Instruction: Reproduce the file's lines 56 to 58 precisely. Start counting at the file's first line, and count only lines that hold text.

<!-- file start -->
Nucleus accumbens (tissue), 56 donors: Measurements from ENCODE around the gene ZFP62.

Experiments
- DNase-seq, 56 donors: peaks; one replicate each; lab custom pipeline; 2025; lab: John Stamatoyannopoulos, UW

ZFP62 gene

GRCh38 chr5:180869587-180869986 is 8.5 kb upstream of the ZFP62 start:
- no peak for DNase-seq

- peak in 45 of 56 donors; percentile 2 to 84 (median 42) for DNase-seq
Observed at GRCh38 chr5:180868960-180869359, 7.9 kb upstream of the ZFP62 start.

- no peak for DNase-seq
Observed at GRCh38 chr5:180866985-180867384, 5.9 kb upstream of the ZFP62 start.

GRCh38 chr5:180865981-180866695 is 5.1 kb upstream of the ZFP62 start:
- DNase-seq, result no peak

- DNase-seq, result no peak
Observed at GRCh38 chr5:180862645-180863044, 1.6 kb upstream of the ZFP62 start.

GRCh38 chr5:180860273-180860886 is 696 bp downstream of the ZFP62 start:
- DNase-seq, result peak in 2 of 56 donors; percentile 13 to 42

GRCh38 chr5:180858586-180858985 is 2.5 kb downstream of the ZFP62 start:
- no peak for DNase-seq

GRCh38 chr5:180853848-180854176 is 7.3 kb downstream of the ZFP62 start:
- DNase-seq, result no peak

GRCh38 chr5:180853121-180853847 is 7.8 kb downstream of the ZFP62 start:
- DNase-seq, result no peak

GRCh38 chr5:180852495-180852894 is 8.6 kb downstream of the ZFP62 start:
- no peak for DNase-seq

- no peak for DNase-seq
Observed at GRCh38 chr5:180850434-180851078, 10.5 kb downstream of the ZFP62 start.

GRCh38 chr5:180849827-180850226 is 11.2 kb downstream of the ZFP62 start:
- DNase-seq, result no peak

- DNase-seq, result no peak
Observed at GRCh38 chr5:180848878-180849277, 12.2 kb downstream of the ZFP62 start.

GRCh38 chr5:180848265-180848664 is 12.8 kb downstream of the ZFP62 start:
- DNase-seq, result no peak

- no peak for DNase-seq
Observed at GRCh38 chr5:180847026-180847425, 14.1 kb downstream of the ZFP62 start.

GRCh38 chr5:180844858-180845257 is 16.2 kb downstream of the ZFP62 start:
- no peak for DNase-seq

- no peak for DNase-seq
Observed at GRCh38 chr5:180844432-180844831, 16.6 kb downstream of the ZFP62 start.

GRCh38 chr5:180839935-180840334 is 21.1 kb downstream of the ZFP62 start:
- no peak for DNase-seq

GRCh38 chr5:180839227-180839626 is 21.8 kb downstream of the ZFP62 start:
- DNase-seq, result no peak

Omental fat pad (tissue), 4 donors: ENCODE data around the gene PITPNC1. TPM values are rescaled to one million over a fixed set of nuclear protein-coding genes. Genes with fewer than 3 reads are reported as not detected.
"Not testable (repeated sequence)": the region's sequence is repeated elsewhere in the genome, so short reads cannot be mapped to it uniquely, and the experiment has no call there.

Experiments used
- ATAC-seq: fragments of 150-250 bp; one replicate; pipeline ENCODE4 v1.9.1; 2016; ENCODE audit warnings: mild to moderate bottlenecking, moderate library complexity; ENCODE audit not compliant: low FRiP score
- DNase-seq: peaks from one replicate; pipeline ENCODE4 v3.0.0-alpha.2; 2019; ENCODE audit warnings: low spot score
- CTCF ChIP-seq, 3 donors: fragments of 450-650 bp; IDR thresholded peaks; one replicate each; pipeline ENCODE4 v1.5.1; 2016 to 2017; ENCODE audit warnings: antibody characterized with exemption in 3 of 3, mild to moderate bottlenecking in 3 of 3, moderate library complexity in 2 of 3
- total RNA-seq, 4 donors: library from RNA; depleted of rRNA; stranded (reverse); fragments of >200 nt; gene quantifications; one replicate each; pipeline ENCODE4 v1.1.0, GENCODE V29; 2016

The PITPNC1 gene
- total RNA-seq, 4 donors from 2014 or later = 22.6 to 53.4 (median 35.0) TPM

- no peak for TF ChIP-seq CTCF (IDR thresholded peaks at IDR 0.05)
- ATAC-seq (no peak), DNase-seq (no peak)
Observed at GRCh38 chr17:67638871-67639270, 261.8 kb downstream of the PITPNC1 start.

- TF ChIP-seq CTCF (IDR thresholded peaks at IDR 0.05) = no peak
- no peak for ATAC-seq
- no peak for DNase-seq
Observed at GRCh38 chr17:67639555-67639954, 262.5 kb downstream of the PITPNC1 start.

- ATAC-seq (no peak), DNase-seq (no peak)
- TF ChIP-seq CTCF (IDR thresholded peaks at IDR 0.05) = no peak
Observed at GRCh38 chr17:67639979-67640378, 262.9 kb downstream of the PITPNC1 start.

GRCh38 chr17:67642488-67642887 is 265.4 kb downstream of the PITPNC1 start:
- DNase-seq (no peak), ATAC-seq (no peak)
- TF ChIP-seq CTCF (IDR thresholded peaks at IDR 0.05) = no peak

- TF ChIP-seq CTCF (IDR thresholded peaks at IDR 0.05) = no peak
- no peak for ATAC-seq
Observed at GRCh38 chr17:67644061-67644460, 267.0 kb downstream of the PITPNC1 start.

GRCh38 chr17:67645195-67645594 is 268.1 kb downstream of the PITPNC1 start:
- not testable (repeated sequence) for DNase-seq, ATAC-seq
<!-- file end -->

- no peak for ATAC-seq
- no peak for DNase-seq
Observed at GRCh38 chr17:67639555-67639954, 262.5 kb downstream of the PITPNC1 start.